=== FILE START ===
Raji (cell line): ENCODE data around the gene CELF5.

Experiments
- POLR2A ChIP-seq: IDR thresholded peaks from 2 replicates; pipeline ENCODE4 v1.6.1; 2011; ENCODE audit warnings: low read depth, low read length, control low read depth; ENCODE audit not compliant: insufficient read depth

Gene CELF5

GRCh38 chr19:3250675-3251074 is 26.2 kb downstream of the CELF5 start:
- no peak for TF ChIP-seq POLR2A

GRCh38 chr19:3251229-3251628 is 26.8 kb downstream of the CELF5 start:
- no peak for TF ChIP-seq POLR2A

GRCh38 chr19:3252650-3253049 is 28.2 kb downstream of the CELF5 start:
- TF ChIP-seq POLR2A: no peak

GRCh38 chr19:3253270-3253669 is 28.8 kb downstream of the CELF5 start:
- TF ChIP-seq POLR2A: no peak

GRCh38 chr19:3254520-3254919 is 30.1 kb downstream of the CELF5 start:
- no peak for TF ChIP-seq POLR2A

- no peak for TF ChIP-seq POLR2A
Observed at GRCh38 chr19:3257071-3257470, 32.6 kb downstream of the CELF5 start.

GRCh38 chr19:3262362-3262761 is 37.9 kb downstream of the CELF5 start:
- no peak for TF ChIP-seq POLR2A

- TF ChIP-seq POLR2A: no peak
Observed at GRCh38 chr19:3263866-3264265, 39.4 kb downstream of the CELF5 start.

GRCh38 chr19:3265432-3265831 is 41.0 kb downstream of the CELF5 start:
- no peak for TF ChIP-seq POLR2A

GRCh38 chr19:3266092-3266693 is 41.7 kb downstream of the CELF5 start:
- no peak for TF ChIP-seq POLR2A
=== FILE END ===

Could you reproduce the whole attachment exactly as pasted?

Raji (cell line): ENCODE data around the gene CELF5.

Experiments
- POLR2A ChIP-seq: IDR thresholded peaks from 2 replicates; pipeline ENCODE4 v1.6.1; 2011; ENCODE audit warnings: low read depth, low read length, control low read depth; ENCODE audit not compliant: insufficient read depth

Gene CELF5

GRCh38 chr19:3250675-3251074 is 26.2 kb downstream of the CELF5 start:
- no peak for TF ChIP-seq POLR2A

GRCh38 chr19:3251229-3251628 is 26.8 kb downstream of the CELF5 start:
- no peak for TF ChIP-seq POLR2A

GRCh38 chr19:3252650-3253049 is 28.2 kb downstream of the CELF5 start:
- TF ChIP-seq POLR2A: no peak

GRCh38 chr19:3253270-3253669 is 28.8 kb downstream of the CELF5 start:
- TF ChIP-seq POLR2A: no peak

GRCh38 chr19:3254520-3254919 is 30.1 kb downstream of the CELF5 start:
- no peak for TF ChIP-seq POLR2A

- no peak for TF ChIP-seq POLR2A
Observed at GRCh38 chr19:3257071-3257470, 32.6 kb downstream of the CELF5 start.

GRCh38 chr19:3262362-3262761 is 37.9 kb downstream of the CELF5 start:
- no peak for TF ChIP-seq POLR2A

- TF ChIP-seq POLR2A: no peak
Observed at GRCh38 chr19:3263866-3264265, 39.4 kb downstream of the CELF5 start.

GRCh38 chr19:3265432-3265831 is 41.0 kb downstream of the CELF5 start:
- no peak for TF ChIP-seq POLR2A

GRCh38 chr19:3266092-3266693 is 41.7 kb downstream of the CELF5 start:
- no peak for TF ChIP-seq POLR2A